Ideally, myocardial infarction management begins with prevention, such as making healthy lifestyle changes. These changes should include a regular exercise program, a low-cholesterol diet, and quitting smoking, if applicable. Those who are at a high risk of myocardial infarction, commonly called a heart attack, may also be prescribed medications for prevention. When a person does suffer a heart attack, he will be treated with medications and possibly surgery. Once he is recovered, the patient must follow heart attack prevention guidelines to avoid suffering another myocardial infarction.
Even if a patient does not have risk factors for a heart attack, he should incorporate prevention measures into a healthy lifestyle for long-term myocardial infarction management. Those who use tobacco can ask their doctors for help quitting. Support groups, nicotine replacements, and even medications can aid a person in quitting tobacco. A low-fat and low-sodium diet will also reduce the risk of a heart attack. Patients can work with a dietitian to develop a healthy, long-term diet plan.
The lack of exercise places a person at a greater risk of a heart attack. Myocardial infarction management must also include a regular exercise program that includes aerobic workouts. It is recommended that people exercise for 30 to 60 minutes at least four to six times weekly. Those who have a low fitness level should begin slowly and gradually increase the length and frequency of the workouts. Exercise can help patients lose weight, which will also reduce the possibility of a heart attack.
Long-term myocardial infarction management also includes controlling certain risk factors. For example, diabetics and people with hypertension, or high blood pressure, are more likely to suffer from a heart attack. Consistently managing blood sugar or lowering blood pressure is essential for preventing damage to the heart.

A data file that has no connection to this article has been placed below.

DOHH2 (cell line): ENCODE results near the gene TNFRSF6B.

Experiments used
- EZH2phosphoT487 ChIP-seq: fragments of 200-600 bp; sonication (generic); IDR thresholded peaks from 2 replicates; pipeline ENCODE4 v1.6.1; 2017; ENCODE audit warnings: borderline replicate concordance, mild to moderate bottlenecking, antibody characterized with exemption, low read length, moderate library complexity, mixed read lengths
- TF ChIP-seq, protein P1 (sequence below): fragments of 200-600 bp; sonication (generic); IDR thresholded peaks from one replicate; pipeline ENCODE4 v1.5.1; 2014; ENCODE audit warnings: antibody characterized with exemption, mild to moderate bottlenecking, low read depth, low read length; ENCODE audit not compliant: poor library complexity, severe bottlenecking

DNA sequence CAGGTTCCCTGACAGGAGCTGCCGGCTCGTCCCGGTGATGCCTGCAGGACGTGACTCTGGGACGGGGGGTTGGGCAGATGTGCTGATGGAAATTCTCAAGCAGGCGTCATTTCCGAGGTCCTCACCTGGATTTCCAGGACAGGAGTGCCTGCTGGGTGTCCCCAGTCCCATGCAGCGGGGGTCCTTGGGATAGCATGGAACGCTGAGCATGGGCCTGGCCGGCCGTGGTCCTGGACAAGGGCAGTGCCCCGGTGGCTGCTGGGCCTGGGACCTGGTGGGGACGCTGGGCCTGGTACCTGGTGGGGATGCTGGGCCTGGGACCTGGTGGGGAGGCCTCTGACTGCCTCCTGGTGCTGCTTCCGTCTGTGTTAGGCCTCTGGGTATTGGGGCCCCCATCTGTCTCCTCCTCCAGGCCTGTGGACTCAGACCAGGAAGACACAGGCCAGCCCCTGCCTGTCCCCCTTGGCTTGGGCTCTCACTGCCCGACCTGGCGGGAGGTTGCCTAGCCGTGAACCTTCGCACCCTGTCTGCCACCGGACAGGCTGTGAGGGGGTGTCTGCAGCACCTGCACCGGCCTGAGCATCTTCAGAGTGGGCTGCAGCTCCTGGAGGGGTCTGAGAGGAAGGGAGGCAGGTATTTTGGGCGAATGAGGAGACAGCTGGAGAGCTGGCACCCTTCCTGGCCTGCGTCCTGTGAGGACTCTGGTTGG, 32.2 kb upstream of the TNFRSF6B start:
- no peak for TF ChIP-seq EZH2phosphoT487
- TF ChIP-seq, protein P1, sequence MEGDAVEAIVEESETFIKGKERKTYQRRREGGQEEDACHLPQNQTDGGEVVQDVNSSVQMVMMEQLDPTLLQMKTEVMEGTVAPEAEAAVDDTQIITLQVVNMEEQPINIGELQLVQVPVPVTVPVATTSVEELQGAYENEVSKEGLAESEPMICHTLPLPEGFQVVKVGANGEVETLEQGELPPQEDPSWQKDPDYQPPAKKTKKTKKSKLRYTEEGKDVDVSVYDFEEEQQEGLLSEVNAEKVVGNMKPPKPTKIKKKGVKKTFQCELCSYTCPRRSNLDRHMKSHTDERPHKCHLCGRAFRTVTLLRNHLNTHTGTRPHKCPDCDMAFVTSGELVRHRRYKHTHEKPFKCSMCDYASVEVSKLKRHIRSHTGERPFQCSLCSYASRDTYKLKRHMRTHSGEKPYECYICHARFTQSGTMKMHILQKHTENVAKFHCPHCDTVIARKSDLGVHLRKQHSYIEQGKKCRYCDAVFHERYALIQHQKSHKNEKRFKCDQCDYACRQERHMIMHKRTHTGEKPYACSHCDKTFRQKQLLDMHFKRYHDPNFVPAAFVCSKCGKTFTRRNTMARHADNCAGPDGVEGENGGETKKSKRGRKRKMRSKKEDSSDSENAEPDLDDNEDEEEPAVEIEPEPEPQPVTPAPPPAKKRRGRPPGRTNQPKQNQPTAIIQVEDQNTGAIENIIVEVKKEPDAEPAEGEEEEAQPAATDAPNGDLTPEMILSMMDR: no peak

Patients who are at a high risk of a heart attack may be prescribed medications for myocardial infarction management. High cholesterol can be lowered with several different drugs, such as niacin and statins. Those with hypertension may take beta blockers to lower blood pressure. Daily, low-dose aspirin is also commonly prescribed to reduce the risk of blood clots.
When a person does suffer a heart attack, immediate measures must be taken to thin the blood and break up blood clots. An aspirin should be taken immediately and the emergency health care personnel will give the patient oxygen. The doctor will likely administer a medication called a thrombolytic, which dissolves blood clots. Nitroglycerin can increase blood circulation and beta blockers can lower blood pressure. Heparin, a blood thinner, may be given by injection or intravenously for several days following the myocardial infarction.
Surgery may also be needed for myocardial infarction management, depending on how severely the heart muscle was damaged. An emergency operation, called a coronary angioplasty and stent placement, will open the arteries. This procedure is ideally performed no later than 90 minutes after the patient is evaluated at the hospital. Less commonly, an emergency coronary artery bypass surgery may be needed to allow the blood to flow around the blocked artery.